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“ Music, tobacco, sack, and sleep,
The tide of sorrow backward keep.
If thou art sad at other's fate,
Rivo! drink deep, give care the mate.

On us the end of time is come,
Fond fear of that we cannot shun;
Whilst quickest sense doth freshly last,
Clip time about, hug pleasure fast.

The Sisters ravel out our twine,
He that knows little 's most divine.
Error deludes; who'll beat this hence,
Nought's known but by exterior sense.

Let glory blazon others' deed,
My blood than breath craves better meed.
Let twatling Fame cheat others' rest,
I am no dish for Rumour's feast.

Let honour others' hope abuse,
I'll nothing have, so nought will lose;
I'll strive to be nor great nor small,
To live nor die, fate helpeth all.
When I can breathe no longer, then
Heaven take all; there put amen.”

His next play, The Dutch Courtezan, does not possess much excellence, or excite much interest. It was, however, revived by Mrs. Behn, under the title of the Match in Newgate. The only part we can extract is as follows, and is in the ardent, earnest style of Marston.

“ Still? my vow is up above me, and like time
Irrevocable. I am sworn all yours,
No beauty shall untwine our arms, no face
In my eyes can or shall seem fair,
And would to God only to me you might
Seem only fair; let others disesteem
Your matchless graces, so might I safer seem;
Envy I covet not, far, far be all ostent,
Vain boasts of beauties : soft joys and the rest,
He that is wise, pants on a private breast;
So could I live, in desert most unknown;
Yourself to me enough were populous,

eyes shall be my joys, my wine that still
Shall drown my often cares, your only voice

Shall cast a slumber on my list’ning sense,
You, with soft lip, shall only ope mine eyes,
And suck their lids asunder, only you
Shall make me wish to live, and not fear death,
So, on your cheeks I might yield latest breath;
O he that thus may live, and thus shall die,
May well be envied of a deity.”

The Parasitaster, or The Fawne, is an amusing and pleasant comedy. The author declaims in his peculiar vein against the flatteries of the little and the follies of the great.-Hercules, the disguised Duke of Ferrara, makes the following soliloquy on flattery.

Her. I never knew, till now, how old I was;
By him by whom we are, I think a Prince
Whose tender sufferance never felt a gust
Of bolder breathings, but still liv'd gently fann'd
With the soft gales of his own flatterers' lips,
Shall never know his own complexion.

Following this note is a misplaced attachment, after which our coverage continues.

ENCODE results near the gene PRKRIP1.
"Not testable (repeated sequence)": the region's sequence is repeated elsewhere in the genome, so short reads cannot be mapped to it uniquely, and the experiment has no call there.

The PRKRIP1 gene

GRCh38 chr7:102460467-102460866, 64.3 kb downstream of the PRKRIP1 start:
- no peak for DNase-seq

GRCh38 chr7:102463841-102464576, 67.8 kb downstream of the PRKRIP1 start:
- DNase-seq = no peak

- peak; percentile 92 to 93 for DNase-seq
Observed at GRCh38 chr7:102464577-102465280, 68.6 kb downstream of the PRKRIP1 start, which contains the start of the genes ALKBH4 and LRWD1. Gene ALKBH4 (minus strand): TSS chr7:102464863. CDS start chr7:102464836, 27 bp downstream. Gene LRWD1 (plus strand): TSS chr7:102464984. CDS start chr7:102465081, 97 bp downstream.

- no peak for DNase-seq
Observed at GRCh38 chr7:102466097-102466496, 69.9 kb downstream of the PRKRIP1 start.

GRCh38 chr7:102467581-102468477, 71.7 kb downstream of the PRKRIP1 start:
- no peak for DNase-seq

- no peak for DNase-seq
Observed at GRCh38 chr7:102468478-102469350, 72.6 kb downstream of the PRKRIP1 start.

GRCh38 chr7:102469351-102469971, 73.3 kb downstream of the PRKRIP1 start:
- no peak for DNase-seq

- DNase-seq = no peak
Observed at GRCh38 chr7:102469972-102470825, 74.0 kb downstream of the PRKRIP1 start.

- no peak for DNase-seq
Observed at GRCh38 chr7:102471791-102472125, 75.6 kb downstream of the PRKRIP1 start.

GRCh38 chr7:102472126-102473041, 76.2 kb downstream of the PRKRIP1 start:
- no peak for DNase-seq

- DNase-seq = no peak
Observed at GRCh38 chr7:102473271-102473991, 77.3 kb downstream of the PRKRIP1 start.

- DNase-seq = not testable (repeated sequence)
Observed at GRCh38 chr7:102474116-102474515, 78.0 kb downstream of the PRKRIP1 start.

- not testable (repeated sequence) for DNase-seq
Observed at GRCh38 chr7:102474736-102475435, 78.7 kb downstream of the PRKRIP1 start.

Dear sleep and lust, I thank you ; but for you,
Mortal till now, I scarce had known myself.
Thou grateful poison, sleep, mischief, flattery,
Thou dreamful slumber (that doth fall on Kings
As soft and soon as their first holy oil,)
Be thou for ever damn'd; I now repent
Severe indictions to some sharp stiles ;
Freeness, so't grow not to licentiousness,
Is grateful to just states. Most spotless kingdom,
And men, O happy, born under good stars,
Where what is honest you may freely think,
Speak what you think, and write what you do speak,
Not bound to servile soothings. But since our rank
Hath ever been afflicted with these flies
(That blow corruption on the sweetest virtues,)
I will revenge us all upon you all;
With the same stratagem we still are caught,
Flattery itself; and sure all know the sharpness
Of reprehensive language is even blunted
To full contempt, since vice is now term'd fashion,
And most are grown to ill even with defence,
I vow to waste this most prodigious heat
That falls into my age, 1:!e scorching flames
In depth of numb'd December, in flattering all
In all of their extremest viciousness,

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Till in their own lov'd race they fall most lame,
And meet full but the close of Vice's shame.”

The Malecontent appears, from the title, to have been originally written by Webster, and afterwards augmented by Marston. The latter, however, dedicated it to Ben Jonson, and in the preface treats it as his own.

The hand of Marston is manifest in some of the scenes, and the character of the Malecontent, or rather bis assumed character, is precisely in Marston's manner. It is, upon the whole, a tolerably good comedy. The comedy of Eastward Hoe, in which he joined Chapman and Jonson, will be discussed in our article on Chapman's joint Plays.

We have selected a few of the more delicate and retired beauties of Marston's dramas, to serve as a desert to the more substantial matters which have preceded. Of content.

* “, calm-hush'd, rich content !
Is there a being blessedness without thee?
How soft thou down'st the couch where thou dost rest!
Nectar to life, thou sweet ambrosian feast.”

Of death.

“ He's a good fellow, and keeps open house:
A thousand thousand ways lead to his gate,
To his wide-mouthed porch: when niggard life
Hath but one little, little wicket through.